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Pirates in Somalia still a major threat as attacks double-report

Storyline:National News, Security

By Fauxile Kibet

Pirate networks off the coast of Somalia are still capable of launching sophisticated attacks, a new report has revealed warning piracy incidents doubled in 2017 compared to the previous year.

The US based anti-piracy campaign body One Earth Future (OEF) said in its Oceans Beyond Piracy program report Monday there was need for a new approaches to combat piracy threats which have now been compounded by the ongoing war in Yemen.

The report reveals that as compared to 2016 where a total of 27 piracy/armed robbery attacks were reported, 54 incidents were reported in 2017.

“Pirate activity in 2017 clearly demonstrates that pirate groups retain their ability to organize and implement attacks against ships transiting the region,” said Maisie Pigeon said.

According to the maritime body, there was a 13 percent decreased in the use of private armed security personnel between January 2015 and December 2017.

It further notes that additional threats complicate the maritime security picture in the Western Indian Ocean region, including spillover into the maritime space from the political conflict in Yemen.

“There are now a wide range of threats to shipping near the Horn of Africa that have been complicated by the conflict and instability in Yemen,” says Phil Belcher, Marine Director of INTERTANKO.

“We are advising our members to consider a more comprehensive security assessment to take into account other threats beyond traditional piracy emanating from the regional conflict in Yemen.”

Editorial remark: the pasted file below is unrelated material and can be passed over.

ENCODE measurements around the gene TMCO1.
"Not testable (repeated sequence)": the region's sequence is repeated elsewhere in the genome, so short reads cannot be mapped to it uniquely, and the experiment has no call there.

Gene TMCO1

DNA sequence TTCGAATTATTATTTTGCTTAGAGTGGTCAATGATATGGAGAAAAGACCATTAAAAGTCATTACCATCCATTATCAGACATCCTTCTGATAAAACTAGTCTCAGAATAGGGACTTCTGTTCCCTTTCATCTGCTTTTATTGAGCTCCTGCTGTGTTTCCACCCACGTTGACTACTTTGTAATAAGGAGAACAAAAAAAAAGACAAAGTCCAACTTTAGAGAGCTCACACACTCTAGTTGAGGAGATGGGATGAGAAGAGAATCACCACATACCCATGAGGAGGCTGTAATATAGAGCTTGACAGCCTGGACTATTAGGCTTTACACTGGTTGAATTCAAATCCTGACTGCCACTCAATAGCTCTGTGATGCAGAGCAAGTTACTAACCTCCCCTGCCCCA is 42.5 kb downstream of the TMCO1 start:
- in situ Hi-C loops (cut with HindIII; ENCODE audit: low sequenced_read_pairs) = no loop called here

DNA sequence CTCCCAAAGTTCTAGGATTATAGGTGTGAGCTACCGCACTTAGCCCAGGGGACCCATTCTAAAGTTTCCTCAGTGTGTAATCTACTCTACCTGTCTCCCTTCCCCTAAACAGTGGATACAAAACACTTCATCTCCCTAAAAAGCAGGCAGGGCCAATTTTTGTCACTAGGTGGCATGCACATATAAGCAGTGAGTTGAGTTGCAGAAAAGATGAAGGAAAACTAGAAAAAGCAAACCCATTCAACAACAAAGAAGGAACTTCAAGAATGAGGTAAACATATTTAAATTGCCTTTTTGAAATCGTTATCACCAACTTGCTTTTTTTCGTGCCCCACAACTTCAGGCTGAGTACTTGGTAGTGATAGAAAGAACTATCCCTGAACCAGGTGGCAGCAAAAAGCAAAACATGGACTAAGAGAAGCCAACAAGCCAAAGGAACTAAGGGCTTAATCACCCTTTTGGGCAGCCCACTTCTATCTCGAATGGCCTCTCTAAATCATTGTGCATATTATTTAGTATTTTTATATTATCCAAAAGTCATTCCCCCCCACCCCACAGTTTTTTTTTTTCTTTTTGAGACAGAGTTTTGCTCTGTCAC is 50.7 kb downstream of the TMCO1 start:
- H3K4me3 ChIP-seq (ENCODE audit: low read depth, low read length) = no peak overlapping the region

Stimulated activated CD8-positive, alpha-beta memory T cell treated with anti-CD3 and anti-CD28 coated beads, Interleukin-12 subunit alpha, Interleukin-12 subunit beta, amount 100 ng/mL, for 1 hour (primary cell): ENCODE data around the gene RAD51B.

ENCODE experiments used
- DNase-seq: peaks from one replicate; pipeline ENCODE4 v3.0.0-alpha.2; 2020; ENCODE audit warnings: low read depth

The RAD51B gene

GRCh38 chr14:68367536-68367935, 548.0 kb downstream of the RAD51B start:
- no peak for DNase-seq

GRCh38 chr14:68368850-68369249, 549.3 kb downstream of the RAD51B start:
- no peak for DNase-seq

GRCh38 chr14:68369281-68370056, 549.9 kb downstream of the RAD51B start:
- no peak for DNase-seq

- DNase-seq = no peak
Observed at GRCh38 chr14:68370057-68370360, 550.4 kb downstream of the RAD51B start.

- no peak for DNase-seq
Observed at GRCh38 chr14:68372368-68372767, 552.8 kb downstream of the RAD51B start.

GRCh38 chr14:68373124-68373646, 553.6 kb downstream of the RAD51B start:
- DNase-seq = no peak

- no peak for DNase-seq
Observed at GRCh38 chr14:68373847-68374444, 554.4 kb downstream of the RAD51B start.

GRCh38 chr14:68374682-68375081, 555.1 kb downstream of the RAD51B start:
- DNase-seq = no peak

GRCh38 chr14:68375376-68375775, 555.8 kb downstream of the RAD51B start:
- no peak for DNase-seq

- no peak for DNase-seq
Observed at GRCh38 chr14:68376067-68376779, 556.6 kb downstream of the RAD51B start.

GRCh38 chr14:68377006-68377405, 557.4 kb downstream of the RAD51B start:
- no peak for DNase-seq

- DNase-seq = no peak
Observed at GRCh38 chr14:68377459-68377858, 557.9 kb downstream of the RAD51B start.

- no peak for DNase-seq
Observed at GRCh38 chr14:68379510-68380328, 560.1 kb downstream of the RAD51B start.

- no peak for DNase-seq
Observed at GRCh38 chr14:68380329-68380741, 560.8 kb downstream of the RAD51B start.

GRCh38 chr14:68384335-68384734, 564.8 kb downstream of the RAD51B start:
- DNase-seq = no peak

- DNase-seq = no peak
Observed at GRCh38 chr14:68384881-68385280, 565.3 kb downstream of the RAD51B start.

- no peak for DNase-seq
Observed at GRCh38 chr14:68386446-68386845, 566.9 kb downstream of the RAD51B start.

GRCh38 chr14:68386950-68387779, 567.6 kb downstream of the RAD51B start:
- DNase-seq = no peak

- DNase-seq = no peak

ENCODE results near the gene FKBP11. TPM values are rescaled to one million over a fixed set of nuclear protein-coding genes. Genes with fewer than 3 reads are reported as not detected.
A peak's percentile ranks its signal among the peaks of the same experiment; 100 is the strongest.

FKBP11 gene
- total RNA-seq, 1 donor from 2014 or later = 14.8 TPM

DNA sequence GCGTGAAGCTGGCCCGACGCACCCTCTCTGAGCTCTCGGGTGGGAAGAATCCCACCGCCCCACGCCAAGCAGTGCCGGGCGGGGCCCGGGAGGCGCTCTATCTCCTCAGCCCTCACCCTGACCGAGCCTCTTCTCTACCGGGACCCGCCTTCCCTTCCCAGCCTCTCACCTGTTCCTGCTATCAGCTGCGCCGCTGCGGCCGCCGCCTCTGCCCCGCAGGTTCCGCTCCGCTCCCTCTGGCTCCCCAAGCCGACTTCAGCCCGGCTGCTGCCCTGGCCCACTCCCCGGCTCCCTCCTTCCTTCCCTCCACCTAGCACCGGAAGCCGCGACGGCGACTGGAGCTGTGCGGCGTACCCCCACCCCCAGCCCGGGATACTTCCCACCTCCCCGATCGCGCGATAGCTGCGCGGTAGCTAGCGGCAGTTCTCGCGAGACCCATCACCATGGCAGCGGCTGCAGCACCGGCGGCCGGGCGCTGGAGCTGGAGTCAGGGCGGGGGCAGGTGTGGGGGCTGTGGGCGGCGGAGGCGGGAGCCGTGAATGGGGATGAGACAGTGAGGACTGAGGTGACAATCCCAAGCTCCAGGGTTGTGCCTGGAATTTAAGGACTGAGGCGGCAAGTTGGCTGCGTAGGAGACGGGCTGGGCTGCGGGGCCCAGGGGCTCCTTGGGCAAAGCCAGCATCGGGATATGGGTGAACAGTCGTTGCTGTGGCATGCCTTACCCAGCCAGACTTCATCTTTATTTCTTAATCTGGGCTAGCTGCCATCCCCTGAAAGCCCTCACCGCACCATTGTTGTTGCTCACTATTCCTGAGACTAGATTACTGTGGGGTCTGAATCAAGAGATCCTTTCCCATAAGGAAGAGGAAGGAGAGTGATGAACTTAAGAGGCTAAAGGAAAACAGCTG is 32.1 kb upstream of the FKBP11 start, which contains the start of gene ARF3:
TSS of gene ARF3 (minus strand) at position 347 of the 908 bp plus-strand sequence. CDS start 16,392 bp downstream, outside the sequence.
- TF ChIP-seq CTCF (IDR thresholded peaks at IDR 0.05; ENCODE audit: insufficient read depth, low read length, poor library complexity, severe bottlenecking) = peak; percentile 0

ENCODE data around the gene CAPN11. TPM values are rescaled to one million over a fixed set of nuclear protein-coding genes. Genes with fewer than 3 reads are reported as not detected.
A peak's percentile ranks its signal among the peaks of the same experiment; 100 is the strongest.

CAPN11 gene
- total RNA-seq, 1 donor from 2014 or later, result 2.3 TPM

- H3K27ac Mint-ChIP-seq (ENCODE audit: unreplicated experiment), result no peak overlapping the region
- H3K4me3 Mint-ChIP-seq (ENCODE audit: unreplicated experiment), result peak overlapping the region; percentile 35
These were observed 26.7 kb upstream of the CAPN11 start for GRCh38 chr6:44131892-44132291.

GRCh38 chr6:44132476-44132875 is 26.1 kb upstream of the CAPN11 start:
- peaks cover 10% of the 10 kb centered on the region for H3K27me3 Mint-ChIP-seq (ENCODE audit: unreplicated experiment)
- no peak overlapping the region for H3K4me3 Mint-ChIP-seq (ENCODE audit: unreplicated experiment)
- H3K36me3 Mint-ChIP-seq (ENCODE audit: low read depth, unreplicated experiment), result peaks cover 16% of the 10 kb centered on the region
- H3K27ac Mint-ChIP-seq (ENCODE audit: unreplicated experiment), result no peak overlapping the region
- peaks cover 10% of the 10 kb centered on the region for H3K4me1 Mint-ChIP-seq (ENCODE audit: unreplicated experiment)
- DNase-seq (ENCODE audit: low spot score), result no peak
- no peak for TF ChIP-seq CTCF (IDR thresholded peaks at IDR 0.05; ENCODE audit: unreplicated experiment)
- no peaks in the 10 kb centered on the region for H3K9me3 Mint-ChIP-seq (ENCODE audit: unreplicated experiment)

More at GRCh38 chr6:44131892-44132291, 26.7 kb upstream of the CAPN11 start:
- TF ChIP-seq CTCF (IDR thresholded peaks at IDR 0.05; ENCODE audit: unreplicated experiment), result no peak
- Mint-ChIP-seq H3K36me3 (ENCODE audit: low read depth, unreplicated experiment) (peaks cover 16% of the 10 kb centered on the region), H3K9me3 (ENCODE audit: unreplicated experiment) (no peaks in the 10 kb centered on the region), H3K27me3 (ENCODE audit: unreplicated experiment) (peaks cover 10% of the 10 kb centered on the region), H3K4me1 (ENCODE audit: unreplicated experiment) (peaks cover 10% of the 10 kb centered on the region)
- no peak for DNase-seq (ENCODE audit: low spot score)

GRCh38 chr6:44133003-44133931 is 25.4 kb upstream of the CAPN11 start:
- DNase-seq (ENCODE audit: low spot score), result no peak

The report also observes that Somali pirates are considered well-armed as they are known to use automatic weapons and rocket propelled grenades (RPGs and in some cases use skiffs – which may be hijacked fishing vessels to conduct piracy attacks.

The economic cost of piracy however declined in 2017, the report notes standing at $1.4 billion compared to $1.7 billion in 2016. The economic cost of piracy in Somalia peaked in 2010 recorded at $7 billion.

The first hijacking of an ocean-going merchant vessel in 5 years was recorded with the capture of the Aris-13 in March 2017.

Piracy experts have now raised alert over the escalating threat saying that what initially looked like one-off attacks on vessels is now looking more like a concerted and organized effort to attack shipping.

Further, carelessness has been identified as one of the major factors that has led to an escalation in such attacks and that failure by vessels to adhere to the best practices document BMP4 issued by a group of maritime authorities was to blame.

BMP4 requires all vessels to register with the Maritime Security Centre Horn of Africa (MSCHOA) before entering the High Risk Areas (HRA), to report to a military liaison daily while in the area, and to implement protection measures such as lookouts and physical barriers to boarding.

Also, it requires vessels to remain within the International Recommended Transit Corridor (IRTC) that is protected by military support vessels from the European Union Naval Force (EU NAVFOR) and NATO.